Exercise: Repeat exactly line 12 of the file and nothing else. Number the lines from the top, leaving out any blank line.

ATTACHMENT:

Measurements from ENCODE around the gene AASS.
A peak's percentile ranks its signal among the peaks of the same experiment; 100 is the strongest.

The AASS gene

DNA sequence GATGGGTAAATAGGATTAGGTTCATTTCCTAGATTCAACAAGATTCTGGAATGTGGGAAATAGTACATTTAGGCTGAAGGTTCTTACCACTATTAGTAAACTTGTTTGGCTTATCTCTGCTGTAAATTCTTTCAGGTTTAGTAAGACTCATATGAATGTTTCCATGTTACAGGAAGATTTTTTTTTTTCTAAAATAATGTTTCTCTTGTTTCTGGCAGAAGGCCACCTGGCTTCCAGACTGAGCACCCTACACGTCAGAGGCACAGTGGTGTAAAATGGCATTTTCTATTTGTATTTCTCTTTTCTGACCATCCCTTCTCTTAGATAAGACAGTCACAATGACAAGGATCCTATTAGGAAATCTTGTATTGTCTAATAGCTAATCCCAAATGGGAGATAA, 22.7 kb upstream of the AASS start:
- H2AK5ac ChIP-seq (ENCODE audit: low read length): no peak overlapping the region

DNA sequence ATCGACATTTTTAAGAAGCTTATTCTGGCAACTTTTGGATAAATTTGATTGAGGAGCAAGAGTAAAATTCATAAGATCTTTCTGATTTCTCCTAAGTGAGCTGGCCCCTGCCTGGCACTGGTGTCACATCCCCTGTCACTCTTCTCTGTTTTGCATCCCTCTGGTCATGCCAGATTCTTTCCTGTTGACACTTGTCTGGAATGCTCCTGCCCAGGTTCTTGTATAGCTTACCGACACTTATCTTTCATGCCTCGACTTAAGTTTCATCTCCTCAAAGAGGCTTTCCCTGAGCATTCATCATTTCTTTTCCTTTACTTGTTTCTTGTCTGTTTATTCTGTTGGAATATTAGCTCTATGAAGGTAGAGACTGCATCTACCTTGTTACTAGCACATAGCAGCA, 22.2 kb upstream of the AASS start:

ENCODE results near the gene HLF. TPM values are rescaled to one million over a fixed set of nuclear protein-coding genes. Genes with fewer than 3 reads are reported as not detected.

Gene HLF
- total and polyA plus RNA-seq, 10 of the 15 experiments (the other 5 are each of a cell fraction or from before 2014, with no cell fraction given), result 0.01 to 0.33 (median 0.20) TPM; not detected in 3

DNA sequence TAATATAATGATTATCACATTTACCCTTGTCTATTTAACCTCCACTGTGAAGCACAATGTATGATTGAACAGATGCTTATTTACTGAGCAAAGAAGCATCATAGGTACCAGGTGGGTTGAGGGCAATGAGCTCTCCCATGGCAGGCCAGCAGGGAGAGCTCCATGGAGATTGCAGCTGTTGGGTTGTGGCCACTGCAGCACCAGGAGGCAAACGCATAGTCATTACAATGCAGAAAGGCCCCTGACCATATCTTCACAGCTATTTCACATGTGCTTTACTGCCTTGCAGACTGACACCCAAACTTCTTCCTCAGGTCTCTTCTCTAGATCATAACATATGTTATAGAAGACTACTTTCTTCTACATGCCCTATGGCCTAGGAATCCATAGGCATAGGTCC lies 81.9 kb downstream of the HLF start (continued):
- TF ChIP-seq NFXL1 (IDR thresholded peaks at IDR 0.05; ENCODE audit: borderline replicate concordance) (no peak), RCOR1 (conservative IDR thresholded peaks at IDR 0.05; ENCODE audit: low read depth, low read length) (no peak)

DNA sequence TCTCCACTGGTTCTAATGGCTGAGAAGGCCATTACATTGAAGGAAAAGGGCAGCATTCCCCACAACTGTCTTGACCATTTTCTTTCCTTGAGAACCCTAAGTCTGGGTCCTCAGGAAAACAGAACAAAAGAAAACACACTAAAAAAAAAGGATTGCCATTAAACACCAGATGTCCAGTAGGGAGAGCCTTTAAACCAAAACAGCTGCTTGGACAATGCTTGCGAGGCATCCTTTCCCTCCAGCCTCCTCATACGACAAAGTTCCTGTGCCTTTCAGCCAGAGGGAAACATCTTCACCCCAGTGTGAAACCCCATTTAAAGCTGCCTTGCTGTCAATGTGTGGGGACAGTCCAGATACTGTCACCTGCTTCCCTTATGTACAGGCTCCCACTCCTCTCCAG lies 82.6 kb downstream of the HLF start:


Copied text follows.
DNA sequence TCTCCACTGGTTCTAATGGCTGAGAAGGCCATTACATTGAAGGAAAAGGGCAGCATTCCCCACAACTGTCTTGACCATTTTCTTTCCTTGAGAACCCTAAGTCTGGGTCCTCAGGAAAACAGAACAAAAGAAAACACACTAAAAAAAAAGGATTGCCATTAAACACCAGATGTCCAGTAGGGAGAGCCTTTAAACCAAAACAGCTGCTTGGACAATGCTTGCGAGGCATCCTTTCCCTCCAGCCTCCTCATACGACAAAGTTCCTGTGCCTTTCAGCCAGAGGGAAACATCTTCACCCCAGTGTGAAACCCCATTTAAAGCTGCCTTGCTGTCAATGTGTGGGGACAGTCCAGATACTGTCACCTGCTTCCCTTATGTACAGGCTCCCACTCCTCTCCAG lies 82.6 kb downstream of the HLF start: